* <tt>TRUNCATE</tt>. Under MAC or for non-owners with <tt>TRUNCATE</tt> rights, the <tt>TRUNCATE</tt> statement allows a user to bypass <tt>DELETE</tt> access rules, though it provides no read access. Requires '''documentation'''.
 +
 
 +
* The <tt>FOREIGN KEY</tt> side channel. A user can probe for the existence of keys by testing to see whether or not DML operations succeed on tables with foreign keys to/from protected tables. Needs '''documentation''' - recommend that synthetic keys or no foreign keys at all be used for FK relationships between RS tables.
 +
 
 +
* <tt>FOREIGN KEY</tt> cascades - <tt>ON UPDATE CASCADE</tt>, <tt>ON DELETE CASCADE</tt> and <tt>ON DELETE SET NULL</tt>. These allow users to modify rows in RS-protected tables that they should not be able to. Needs '''documentation''' - don't set cascades on FKs between RS tables unless this is the intended effect.
 +
 
 +
* <tt>pg_catalog.pg_statistic</tt> holds histograms containing most-frequent values from columns. It is only accessible to the superuser or when access is explicitly <tt>GRANT</tt>ed, so it is not a concern unless MAC is in use. Needs '''documentation'''.
 +
 
 +
* <tt>ON UPDATE CASCADE</tt>, <tt>ON DELETE CASCADE</tt> and <tt>ON DELETE SET NULL</tt> will run triggers and rules defined on the target table. These may be user-defined and <tt>must</tt> be affected by row-security policy, even though the foreign key check its self must ''not''. '''TODO'''.
 +
 
 +
== Row security user interface ==
 +
 
 +
=== Privileges for row security ===
 +
 
 +
To protect the superuser from being exploited by malicious user-defined predicate functions, row-security policy is not enforced on users with the <tt>OVERRIDE ROW SECURITY</tt> right (by default, the superuser as well as all foreign key, unique, and exclusion constraint checks). Row-security extensions that inject policy at the C level may choose to ignore <tt>OVERRIDE ROW SECURITY</tt>; they're considered to be trusted. (There is not currently a database privilege named <tt>OVERRIDE ROW SECURITY</tt>, it's implicit, but such a <tt>GRANT</tt>able right should be added in future).
 +
 
 +
Only users with <tt>SET ROW SECURITY</tt> rights may apply row security rights to a table. The table owner or the superuser may set row security on a table. Like <tt>OVERRIDE ROW SECURITY</tt> this is currently an implicit right.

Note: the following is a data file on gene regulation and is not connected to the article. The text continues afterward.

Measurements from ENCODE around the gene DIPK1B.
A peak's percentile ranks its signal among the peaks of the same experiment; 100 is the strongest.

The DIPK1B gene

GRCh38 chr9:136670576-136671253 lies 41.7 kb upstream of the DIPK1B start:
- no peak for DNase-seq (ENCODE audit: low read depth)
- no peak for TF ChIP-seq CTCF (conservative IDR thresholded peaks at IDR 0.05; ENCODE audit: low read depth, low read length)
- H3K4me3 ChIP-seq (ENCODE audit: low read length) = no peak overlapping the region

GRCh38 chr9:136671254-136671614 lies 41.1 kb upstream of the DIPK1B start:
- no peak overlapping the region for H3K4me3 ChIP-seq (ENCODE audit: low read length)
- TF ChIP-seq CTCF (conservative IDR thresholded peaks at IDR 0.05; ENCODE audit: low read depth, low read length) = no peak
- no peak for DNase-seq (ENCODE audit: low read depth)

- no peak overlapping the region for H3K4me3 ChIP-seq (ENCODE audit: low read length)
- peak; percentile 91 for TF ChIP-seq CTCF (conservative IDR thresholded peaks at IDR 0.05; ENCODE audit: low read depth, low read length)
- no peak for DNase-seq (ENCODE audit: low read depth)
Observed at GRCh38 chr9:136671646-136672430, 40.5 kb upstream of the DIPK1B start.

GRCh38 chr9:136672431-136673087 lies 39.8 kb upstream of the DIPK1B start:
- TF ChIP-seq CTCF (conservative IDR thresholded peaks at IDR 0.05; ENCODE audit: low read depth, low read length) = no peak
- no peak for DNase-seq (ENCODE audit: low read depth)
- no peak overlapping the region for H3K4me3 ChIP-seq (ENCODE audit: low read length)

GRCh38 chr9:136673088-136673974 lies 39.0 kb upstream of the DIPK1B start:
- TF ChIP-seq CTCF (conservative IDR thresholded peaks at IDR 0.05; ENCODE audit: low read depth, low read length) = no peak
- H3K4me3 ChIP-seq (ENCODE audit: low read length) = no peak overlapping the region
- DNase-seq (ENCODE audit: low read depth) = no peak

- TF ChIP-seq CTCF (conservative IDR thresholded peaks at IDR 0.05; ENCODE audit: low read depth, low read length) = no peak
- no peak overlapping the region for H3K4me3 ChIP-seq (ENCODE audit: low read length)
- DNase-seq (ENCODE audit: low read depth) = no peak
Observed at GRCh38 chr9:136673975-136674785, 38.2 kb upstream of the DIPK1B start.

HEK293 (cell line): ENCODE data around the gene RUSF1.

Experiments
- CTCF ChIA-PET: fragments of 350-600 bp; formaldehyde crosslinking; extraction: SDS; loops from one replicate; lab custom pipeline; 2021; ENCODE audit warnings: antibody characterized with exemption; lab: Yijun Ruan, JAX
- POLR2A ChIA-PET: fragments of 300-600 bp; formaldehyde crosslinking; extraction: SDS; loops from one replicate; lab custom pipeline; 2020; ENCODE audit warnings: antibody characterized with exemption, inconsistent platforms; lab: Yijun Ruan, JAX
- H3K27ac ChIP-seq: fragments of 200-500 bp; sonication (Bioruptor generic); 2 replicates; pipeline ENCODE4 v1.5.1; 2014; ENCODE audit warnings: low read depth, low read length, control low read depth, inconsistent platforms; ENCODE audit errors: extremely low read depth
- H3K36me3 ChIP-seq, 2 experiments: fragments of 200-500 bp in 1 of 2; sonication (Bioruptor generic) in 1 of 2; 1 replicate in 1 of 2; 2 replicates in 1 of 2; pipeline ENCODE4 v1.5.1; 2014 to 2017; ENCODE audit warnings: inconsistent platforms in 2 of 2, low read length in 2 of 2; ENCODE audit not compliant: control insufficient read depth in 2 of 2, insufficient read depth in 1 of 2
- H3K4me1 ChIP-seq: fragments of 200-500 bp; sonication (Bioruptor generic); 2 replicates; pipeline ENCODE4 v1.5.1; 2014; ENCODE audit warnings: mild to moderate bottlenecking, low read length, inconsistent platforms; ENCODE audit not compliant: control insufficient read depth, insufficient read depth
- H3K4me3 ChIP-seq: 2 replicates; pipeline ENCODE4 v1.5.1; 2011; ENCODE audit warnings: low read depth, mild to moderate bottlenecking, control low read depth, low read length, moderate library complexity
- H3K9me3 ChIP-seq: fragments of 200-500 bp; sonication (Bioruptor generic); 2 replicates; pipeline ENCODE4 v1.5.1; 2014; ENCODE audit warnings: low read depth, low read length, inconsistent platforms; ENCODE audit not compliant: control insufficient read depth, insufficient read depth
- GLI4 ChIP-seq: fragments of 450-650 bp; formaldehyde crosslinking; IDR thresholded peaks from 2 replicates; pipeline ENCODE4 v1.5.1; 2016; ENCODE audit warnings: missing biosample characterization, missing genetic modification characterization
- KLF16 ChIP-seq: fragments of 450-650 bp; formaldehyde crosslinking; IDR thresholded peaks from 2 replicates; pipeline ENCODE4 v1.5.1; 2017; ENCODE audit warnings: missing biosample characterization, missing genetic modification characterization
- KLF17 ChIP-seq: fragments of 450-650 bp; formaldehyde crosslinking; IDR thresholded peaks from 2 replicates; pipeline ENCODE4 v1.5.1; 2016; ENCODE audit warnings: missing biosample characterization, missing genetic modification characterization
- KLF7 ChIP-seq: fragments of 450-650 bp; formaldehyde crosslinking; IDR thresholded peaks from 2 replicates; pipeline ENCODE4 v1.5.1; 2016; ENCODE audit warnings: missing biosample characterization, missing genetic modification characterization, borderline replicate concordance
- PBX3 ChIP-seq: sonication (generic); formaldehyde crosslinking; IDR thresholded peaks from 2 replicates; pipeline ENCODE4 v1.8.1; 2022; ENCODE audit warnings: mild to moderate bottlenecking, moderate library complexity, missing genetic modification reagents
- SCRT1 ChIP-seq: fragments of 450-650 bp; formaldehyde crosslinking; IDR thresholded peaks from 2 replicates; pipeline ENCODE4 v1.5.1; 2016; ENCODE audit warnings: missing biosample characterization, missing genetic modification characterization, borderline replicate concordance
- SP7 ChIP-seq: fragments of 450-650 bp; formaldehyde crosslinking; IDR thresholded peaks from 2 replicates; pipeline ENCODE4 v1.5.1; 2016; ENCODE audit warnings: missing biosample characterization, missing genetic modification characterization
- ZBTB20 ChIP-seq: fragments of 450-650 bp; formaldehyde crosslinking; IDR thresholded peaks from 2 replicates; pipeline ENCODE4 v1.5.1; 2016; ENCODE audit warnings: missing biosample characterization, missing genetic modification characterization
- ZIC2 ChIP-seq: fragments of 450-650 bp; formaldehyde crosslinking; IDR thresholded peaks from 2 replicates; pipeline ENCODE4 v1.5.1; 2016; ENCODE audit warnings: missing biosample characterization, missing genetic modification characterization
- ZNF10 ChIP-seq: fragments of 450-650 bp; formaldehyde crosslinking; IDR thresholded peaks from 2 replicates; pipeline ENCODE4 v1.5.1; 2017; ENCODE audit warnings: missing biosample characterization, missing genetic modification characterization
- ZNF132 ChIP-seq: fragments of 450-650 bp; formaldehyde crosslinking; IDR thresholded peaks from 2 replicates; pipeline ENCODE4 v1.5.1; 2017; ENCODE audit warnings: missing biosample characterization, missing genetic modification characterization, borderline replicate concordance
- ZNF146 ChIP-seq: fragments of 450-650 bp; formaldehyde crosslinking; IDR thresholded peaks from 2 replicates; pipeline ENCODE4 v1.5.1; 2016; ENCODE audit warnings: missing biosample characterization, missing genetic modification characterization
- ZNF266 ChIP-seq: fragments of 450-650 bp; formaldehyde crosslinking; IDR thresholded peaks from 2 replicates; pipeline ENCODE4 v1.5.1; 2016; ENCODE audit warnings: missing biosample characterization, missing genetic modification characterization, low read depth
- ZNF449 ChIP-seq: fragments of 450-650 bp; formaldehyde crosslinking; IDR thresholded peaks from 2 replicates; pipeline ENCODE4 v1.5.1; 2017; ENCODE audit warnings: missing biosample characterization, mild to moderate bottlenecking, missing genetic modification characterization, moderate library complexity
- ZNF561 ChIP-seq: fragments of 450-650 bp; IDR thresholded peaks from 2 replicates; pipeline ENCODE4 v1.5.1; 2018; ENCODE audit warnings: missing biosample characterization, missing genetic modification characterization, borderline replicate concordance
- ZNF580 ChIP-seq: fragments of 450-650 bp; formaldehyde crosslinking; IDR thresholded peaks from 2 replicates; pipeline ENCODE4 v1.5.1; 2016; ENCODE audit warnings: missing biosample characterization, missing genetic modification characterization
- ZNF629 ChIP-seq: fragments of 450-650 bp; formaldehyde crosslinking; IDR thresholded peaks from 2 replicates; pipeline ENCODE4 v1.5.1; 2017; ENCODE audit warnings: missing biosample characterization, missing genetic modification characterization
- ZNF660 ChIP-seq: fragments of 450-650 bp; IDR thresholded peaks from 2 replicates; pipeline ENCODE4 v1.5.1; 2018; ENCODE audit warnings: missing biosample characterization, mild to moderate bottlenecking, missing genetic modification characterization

+
 
 +
Row-level security does not override existing <tt>GRANT</tt> permissions, it adds a finer grained level of control. For example, setting <tt>ROW SECURITY FOR SELECT</tt> to allow a given user to give rows would only give that user access if the user ''also'' has <tt>SELECT</tt> privileges on the column or table in question.
 +
 
 +
=== SQL commands for setting row security ===
 +
 
 +
Row-security policy is set by a user with <tt>ROW SECURITY</tt> rights (by default, the table owner and superuser), using the following syntax:
 +
 
 +
''(This segment of the design is still in flux)''
  
 
  ALTER TABLE <relname> SET ROW SECURITY FOR <privilege> TO (<expression>);
 
  ALTER TABLE <relname> SET ROW SECURITY FOR <privilege> TO (<expression>);
Line 36: Line 100:
 
<privilege> can be one of: ALL, SELECT, INSERT, UPDATE, DELETE.  The initial implementation may only support 'ALL'.
 
<privilege> can be one of: ALL, SELECT, INSERT, UPDATE, DELETE.  The initial implementation may only support 'ALL'.
  
'ALL' would simply define the same policy for all the commands.  Later commands which update only a single command would replace the policy for that command only, leaving the policy for the other commands to what was set from the initial 'ALL'.  The same goes for a RESET. Listing the policies in a table form would look like:
+
'ALL' would simply define the same policy for all the commands.  Later commands which update only a single command would replace the policy for that command only, leaving the policy for the other commands to what was set from the initial 'ALL'.  The same goes for a RESET.
 +
 
 +
If no row security policy has been set for a given command type (or the security policy has been reset for that command type), no row-level security will apply.
 +
 
 +
== Issues & discussion ==
 +
 
 +
=== Implementation detail ===
 +
 
 +
A secure way to run foreign key checks and cascades as RLS-exempt without running triggers and rules with user-defined code as RLS exempt is needed.
 +
 
 +
 
 +
=== Table inheritance ===
 +
 
 +
We need to decide how RS constraints apply for inheritance. Most constraints and security settings affect only the target table directly, not parent/children.
  
ALTER TABLE mytable SET ROW SECURITY FOR ALL TO (where user = 1);
+
For implementation reasons we might need to apply RS predicates on the parent to child tables too. This could result in different rows seen when querying parent vs child tables. Proposal:
  
{| class="wikitable" style="text-align:center; width:200px; height:200px;" border="1"
+
* Child predicates are not applied to queries on parent. The child predicate might refer to rows only present in the child and would not make sense on all rows.
|+ Example
 
|-
 
! table
 
! command
 
! expression
 
|-
 
| mytable || select || user = 1
 
|-
 
| mytable || insert || user = 1
 
|-
 
| mytable || update || user = 1
 
|-
 
| mytable || delete || user = 1
 
|}
 
  
If it was followed by:
+